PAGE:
CAMARILLO, Calif. — Nationally, the retail price of regular-grade gasoline is $2.7840, according to the most recent Lundberg Survey of U.S. fuel markets. The increase since March 22: 12.16 cents, less extreme than the 16-cent jump of the prior two-week period, but a whopper of a load on consumers and on retailers in need of gasoline margin restoration.
It has been a huge 47.47 cent per gallon (CPG) rise in the past three months.
The current pump price is nearly a nickel above its year-ago point. For perspective, it is above the year-ago level of the past four years—but it is deeply below, 82 cents below, what it was in 2014 at this time of year.
Stronger crude-oil prices account for about two-thirds of these two weeks' bump at the pump, while the rest came from tighter gasoline supply and the continued rollout of costlier summer blend formulas.
Several refineries have idled capacity for planned and unplanned maintenance ahead of the grand summer gasoline demand push, and the overall use rate has dropped to 86.5%. Although some observers point to lower capacity use as designed for profit maximization, refiners pine for project completion to chase sales. As both the current work projects and rollout of lower-vapor-pressure gasoline are completed, upward gasoline price pressure should plummet.
If crude-oil price increases cease, this would spell the end of the retail gasoline price rise and significant price cutting would likely ensue.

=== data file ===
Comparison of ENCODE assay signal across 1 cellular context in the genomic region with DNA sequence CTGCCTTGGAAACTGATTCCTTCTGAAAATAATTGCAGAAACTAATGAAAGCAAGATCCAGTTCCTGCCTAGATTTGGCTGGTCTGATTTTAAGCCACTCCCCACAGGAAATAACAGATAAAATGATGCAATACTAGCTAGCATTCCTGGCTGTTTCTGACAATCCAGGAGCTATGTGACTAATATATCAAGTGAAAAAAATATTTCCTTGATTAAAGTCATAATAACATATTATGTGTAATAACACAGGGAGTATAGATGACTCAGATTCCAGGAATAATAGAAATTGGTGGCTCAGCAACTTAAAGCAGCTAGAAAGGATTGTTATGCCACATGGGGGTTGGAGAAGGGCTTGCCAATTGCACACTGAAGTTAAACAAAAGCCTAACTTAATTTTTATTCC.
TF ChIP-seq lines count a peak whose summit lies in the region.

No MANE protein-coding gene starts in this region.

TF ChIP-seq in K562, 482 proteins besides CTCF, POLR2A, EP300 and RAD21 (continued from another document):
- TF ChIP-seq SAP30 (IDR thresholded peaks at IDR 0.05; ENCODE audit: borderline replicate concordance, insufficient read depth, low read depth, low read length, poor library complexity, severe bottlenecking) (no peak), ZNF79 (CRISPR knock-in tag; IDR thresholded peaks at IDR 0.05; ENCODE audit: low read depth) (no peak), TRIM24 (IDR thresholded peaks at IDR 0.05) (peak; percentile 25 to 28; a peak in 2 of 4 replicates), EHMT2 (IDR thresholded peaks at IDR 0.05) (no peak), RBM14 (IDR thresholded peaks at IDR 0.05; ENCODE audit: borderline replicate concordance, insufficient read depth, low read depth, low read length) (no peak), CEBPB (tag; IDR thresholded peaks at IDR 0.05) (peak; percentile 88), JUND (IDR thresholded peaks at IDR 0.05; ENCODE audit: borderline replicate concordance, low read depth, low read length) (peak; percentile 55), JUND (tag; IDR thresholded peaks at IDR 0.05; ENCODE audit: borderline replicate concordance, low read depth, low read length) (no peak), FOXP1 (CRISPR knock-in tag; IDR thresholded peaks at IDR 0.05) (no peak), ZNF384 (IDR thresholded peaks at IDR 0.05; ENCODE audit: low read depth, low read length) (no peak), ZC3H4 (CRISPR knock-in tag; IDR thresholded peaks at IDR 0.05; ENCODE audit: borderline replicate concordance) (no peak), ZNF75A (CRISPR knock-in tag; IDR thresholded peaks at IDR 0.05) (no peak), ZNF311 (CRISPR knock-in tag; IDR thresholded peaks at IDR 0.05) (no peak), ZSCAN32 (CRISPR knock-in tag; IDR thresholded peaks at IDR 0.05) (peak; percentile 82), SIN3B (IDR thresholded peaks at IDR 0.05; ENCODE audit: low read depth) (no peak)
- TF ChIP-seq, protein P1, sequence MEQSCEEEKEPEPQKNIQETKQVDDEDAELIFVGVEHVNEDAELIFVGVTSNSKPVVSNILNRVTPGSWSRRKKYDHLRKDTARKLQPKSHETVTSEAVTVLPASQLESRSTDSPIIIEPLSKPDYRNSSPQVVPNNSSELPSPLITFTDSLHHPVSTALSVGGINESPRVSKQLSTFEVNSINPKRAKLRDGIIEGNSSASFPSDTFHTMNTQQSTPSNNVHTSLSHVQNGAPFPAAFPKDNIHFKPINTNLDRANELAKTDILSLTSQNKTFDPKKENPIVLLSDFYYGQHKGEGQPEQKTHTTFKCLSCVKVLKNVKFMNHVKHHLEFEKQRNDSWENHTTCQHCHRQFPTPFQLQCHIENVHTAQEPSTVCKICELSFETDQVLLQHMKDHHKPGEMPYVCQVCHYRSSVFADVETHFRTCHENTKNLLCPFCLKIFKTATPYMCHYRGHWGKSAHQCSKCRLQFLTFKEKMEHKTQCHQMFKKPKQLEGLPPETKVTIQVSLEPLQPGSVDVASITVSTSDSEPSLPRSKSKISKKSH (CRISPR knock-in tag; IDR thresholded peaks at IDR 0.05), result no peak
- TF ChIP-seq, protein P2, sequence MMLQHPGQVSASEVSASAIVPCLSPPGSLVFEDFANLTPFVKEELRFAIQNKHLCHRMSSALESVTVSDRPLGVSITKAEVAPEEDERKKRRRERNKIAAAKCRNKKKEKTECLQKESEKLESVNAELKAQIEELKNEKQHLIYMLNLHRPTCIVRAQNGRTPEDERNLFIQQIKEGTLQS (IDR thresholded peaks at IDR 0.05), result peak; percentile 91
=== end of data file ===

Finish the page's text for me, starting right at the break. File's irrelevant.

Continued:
The oil futures market seems to see prices moderating.
As we said in this column two weeks ago, retailers' gasoline margin has been ridiculously low and losses had to cease if the country is to have a sufficient number of open stations. Now, finally, after eight weeks of shrinkage, it has widened—but the recovery is just 3.07 CPG since March 22, putting regular-grade margin at a mere 13.19 CPG.
This is nowhere near enough for retailers' health. It is a hard uphill charge for retail gasoline margin at a time of elevated street prices, demand gasping for breath thanks to flooding in many markets, and jobs growth that is mediocre at best. And the retail price premium over last year's price, although so small, does not help.
There are some markets in negative gasoline-margin territory, several where retailers are garnering less than a nickel, many where it is less than a dime, and others far higher but that are insufficient for retailer survival due to local economics. In the Los Angeles gasoline market, where spot product jumped more than 36 CPG and racks quickly jumped skyward in the past week alone, conditions are serious.
With Los Angeles having the highest retail price among major cities, just under $3.75 for regular, average margin was an ugly 16.75 CPG on April 5. Even Seattle, often the highest retail margin in the country, is laboring under a mere 29 CPG for all fixed and variable cost of doing business. In these locations, supply is curtailed due to refinery issues while costs remain notoriously high.
When gasoline prices do hit a ceiling and begin to decline, that decline will have to be slower than it otherwise would be if retail margin were not so painfully squeezed.
Camarillo, Calif.-based Lundberg Survey Inc. is an independent market research company specializing in the U.S. petroleum marketing and related industries. Click here for previous Lundberg Survey reports in CSP Daily News.